A unique 128-page, textless graphic novel, in
black, white and sepia, drawing inspiration from tales of migrants in
past and recent times.
A unique 128-page, textless graphic novel, in black, white and sepia, The Arrival draws its inspiration from tales of migrants in past and recent times. The central character is a middle-aged man who arrives in a strange new place and tries to find a place to live, a job and a handle on a new language. He encounters many challenges, all described entirely through visual sequences. The absence of words emphasises the strangeness of the situation and the loneliness experienced by many migrants, but the ending is full of affirmation and hope, when the wife and son the migrant had to leave behind are finally able to join him in their new homeland.
About The Author
Shaun Tan was born in 1974 and grew up in the northern suburbs of Perth, Western Australia. In school he became known as the 'good drawer' which partly compensated for always being the shortest kid in every class. He graduated from the University of WA in 1995 with joint honours in Fine Arts and English Literature, and currently works full time as a freelance artist and author in Melbourne.
Shaun began drawing and painting images for science fiction and horror stories in small-press magazines as a teenager, and has since become best known for illustrated books that deal with social, political and historical subjects through surreal, dream-like imagery. Books such as The Rabbits , The Red Tree , The Lost Thing , and the acclaimed wordless novel The Arrival , have been widely translated throughout Europe, Asia and South America, and enjoyed by readers of all ages. Shaun has also worked as a theatre designer, and worked as a concept artist for the films Horton Hears a Who and Pixar's WALL-E . His short film, The Lost Thing (based on his book), will be released on DVD in November 2010 with Madman Entertainment.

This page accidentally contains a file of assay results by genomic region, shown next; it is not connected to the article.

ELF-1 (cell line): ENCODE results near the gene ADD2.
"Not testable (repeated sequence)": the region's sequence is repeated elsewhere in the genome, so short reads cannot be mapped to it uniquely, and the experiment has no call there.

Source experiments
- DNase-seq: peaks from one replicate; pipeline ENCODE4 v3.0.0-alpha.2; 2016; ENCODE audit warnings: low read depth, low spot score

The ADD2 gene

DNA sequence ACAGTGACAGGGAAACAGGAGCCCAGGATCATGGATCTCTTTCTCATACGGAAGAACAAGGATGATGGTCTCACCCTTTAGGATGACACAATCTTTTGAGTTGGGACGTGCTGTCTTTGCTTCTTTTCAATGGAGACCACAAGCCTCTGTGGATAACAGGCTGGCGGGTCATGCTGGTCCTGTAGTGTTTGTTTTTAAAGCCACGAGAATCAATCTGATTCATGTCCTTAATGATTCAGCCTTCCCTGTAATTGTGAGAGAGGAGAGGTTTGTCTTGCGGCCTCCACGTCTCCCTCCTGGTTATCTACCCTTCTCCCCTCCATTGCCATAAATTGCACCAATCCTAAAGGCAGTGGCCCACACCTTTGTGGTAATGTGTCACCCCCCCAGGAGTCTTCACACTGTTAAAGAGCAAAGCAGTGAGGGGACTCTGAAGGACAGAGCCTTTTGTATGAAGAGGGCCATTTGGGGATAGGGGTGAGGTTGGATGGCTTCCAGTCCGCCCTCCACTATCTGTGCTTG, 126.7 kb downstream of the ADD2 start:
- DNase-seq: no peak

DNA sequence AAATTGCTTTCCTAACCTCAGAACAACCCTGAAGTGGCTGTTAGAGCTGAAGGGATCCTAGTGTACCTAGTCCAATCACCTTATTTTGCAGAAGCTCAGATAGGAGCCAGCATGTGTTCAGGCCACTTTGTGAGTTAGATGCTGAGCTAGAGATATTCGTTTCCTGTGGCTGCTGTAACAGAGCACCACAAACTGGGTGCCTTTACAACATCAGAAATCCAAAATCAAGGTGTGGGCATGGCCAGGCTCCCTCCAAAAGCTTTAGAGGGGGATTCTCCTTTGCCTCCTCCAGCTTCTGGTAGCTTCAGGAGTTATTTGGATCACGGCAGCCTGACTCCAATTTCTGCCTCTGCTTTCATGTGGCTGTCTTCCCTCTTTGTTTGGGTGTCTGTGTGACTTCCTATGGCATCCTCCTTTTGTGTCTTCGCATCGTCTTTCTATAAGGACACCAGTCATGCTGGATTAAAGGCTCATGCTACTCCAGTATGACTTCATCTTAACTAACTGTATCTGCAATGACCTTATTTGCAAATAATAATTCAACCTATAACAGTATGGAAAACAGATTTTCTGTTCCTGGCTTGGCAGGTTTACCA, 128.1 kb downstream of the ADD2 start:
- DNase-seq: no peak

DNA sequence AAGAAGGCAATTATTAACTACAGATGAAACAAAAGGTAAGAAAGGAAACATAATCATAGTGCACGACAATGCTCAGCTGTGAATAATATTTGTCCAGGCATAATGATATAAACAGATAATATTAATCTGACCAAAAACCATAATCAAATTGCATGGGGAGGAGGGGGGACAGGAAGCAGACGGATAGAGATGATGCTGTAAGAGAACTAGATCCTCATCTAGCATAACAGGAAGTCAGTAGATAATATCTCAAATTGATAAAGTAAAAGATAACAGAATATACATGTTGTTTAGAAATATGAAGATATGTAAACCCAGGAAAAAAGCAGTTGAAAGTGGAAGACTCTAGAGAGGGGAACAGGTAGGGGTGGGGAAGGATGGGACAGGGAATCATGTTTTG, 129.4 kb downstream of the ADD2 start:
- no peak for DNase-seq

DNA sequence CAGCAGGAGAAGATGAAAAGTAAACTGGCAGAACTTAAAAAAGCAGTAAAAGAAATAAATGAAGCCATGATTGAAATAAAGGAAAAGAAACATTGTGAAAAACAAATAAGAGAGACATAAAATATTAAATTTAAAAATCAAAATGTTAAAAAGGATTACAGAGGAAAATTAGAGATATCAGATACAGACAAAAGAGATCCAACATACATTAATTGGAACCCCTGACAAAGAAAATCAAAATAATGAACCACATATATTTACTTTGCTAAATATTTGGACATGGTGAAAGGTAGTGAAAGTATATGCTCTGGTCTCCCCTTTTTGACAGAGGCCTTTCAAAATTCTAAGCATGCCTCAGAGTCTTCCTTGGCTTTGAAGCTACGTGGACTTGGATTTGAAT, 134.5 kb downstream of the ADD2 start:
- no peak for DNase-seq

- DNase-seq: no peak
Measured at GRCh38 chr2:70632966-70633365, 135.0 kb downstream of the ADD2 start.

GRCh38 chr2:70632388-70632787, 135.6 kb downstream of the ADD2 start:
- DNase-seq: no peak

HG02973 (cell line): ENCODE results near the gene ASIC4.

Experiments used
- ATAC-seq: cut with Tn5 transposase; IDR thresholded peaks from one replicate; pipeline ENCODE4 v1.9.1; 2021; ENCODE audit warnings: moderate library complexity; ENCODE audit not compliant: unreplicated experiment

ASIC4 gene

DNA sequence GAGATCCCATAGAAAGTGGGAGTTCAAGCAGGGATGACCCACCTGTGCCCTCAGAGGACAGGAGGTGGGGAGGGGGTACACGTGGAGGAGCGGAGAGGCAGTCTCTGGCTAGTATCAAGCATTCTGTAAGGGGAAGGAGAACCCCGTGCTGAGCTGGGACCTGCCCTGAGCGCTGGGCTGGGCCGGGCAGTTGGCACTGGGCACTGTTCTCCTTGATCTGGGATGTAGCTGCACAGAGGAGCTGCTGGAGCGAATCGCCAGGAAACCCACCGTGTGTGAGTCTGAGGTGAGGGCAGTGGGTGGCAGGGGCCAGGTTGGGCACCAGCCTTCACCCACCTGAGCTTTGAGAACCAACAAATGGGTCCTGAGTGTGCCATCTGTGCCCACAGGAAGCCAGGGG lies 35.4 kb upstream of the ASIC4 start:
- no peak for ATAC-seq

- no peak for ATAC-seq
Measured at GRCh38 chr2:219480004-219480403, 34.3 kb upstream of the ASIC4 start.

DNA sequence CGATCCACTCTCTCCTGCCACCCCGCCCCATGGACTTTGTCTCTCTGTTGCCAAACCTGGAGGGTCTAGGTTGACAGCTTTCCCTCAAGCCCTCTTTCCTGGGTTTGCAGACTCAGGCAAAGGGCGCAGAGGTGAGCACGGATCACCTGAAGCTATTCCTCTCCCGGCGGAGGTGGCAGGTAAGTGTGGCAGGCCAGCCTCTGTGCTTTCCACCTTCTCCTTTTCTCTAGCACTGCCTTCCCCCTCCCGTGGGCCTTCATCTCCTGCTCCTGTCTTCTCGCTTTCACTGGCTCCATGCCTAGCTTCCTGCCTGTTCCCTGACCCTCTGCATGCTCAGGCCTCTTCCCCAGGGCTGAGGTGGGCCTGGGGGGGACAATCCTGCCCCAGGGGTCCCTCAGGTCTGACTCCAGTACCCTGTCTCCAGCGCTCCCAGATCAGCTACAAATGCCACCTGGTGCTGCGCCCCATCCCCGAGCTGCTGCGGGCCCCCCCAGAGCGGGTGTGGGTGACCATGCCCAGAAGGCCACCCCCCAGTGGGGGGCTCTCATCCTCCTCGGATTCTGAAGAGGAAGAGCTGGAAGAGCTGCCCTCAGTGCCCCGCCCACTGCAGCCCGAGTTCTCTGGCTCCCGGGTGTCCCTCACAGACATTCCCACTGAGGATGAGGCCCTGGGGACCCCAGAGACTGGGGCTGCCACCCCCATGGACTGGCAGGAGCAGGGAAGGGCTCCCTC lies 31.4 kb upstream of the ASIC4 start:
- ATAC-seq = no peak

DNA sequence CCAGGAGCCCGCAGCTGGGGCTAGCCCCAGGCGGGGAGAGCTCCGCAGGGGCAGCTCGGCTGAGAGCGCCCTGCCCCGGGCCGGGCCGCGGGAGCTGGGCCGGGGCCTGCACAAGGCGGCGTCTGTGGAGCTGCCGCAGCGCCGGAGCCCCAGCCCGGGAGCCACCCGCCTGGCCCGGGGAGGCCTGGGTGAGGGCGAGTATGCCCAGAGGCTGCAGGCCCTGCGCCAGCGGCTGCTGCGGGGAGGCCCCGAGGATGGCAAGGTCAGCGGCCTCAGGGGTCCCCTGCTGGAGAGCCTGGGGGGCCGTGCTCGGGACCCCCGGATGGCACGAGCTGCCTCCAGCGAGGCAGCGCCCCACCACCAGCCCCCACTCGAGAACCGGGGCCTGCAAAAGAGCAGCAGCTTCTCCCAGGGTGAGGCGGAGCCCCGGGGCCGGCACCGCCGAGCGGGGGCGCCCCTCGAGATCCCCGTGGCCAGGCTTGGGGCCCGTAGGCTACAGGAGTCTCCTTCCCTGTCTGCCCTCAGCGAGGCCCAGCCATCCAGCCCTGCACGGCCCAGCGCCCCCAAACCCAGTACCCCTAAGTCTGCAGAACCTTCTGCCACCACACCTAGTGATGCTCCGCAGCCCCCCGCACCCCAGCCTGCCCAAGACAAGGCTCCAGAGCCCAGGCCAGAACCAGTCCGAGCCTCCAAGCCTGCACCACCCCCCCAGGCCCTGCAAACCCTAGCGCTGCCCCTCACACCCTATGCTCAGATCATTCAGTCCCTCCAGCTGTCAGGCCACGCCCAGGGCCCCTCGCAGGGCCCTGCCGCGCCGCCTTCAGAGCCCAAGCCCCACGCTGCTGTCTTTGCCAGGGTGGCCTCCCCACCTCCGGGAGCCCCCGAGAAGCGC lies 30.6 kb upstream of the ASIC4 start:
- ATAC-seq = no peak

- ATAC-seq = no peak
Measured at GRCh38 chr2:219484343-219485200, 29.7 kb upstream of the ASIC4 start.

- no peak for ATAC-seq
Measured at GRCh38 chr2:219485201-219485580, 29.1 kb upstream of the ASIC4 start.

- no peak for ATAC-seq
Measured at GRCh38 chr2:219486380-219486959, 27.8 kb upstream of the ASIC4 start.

Reviewed by 1 customer
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Comments about The Arrival:
This novel is generic in respect of the concept of people moving to another place. It could be any person having to leave all that is familiar to move to another land where all is unfamiliar. The pictures clearly show the pain and heartbreak of leaving and the unfamiliarity of any new place. The main character has difficulty with the language, currency, culture etc but gradually seems to fit in.
Someone should buy this book for Tony Abbott or others who think that refugees get special treatment or somehow get an easy ride when they 'Arrive' in another country. This book may instil some compassion.
'With this haunting, wordless sequence about a lonely emigrant in a bewildering city, Tan finds in the graphic novel format an ideal outlet for his sublime imagination few will remain unaffected by this timeless stunner.' [Publishers Weekly]
For Ages: 11+ years old
Number Of Pages: 128
Published: October 2006
Publisher: Hachette Australia
Dimensions (cm): 31.3 x 24.0 x 1.4
Weight (kg): 0.89